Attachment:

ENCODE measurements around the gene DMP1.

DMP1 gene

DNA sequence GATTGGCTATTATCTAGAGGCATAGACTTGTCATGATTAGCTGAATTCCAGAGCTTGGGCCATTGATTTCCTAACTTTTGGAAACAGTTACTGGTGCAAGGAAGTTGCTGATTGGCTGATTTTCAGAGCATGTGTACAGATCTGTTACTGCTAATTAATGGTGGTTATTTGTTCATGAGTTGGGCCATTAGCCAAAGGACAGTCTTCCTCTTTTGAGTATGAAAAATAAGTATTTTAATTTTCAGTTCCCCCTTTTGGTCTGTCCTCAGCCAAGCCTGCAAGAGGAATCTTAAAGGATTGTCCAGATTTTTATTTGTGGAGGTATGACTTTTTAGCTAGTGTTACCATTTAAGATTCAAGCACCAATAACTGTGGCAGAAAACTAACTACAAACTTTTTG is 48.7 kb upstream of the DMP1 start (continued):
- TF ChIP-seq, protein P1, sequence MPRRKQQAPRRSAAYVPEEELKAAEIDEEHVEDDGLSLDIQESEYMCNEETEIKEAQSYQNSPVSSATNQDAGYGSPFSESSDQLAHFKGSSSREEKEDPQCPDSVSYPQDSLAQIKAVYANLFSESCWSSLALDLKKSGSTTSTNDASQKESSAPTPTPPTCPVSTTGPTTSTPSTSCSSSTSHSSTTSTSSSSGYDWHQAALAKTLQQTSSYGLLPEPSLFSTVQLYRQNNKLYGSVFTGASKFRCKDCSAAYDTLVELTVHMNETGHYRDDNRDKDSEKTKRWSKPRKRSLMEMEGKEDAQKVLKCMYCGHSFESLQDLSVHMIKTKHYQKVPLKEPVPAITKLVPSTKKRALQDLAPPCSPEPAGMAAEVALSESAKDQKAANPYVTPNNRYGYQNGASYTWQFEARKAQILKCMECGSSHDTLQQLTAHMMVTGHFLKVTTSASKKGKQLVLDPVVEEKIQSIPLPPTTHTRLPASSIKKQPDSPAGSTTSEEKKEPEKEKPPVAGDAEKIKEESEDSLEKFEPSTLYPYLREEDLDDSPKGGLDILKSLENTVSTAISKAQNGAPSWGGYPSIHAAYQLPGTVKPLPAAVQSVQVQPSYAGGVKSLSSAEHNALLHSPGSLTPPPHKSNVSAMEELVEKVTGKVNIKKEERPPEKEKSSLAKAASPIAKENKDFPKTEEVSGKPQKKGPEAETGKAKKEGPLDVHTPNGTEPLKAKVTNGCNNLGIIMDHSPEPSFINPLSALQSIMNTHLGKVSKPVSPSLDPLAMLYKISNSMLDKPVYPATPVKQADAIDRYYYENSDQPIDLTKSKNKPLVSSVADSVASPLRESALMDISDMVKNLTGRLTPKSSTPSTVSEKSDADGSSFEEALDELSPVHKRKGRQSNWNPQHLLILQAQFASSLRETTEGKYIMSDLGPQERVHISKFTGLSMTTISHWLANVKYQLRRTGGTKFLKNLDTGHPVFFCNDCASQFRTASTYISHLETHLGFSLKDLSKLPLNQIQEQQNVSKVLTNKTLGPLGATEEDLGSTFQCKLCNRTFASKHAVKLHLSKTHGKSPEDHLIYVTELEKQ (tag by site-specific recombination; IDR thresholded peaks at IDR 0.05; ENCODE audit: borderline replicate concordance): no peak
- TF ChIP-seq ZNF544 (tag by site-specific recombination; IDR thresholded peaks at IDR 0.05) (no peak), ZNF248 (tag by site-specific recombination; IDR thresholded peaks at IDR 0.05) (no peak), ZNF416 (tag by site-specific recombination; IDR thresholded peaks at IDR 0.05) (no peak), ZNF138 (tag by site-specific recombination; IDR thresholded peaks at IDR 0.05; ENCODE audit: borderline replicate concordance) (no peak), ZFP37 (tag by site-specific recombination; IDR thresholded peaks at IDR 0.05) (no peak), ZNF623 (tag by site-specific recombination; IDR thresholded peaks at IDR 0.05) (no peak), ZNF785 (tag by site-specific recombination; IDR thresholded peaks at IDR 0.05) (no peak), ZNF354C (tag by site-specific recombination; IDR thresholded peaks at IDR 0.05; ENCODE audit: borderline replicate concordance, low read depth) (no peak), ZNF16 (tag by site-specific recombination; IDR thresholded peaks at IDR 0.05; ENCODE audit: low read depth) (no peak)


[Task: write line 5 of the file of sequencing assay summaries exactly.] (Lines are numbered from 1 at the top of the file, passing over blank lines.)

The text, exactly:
- TF ChIP-seq ZNF544 (tag by site-specific recombination; IDR thresholded peaks at IDR 0.05) (no peak), ZNF248 (tag by site-specific recombination; IDR thresholded peaks at IDR 0.05) (no peak), ZNF416 (tag by site-specific recombination; IDR thresholded peaks at IDR 0.05) (no peak), ZNF138 (tag by site-specific recombination; IDR thresholded peaks at IDR 0.05; ENCODE audit: borderline replicate concordance) (no peak), ZFP37 (tag by site-specific recombination; IDR thresholded peaks at IDR 0.05) (no peak), ZNF623 (tag by site-specific recombination; IDR thresholded peaks at IDR 0.05) (no peak), ZNF785 (tag by site-specific recombination; IDR thresholded peaks at IDR 0.05) (no peak), ZNF354C (tag by site-specific recombination; IDR thresholded peaks at IDR 0.05; ENCODE audit: borderline replicate concordance, low read depth) (no peak), ZNF16 (tag by site-specific recombination; IDR thresholded peaks at IDR 0.05; ENCODE audit: low read depth) (no peak)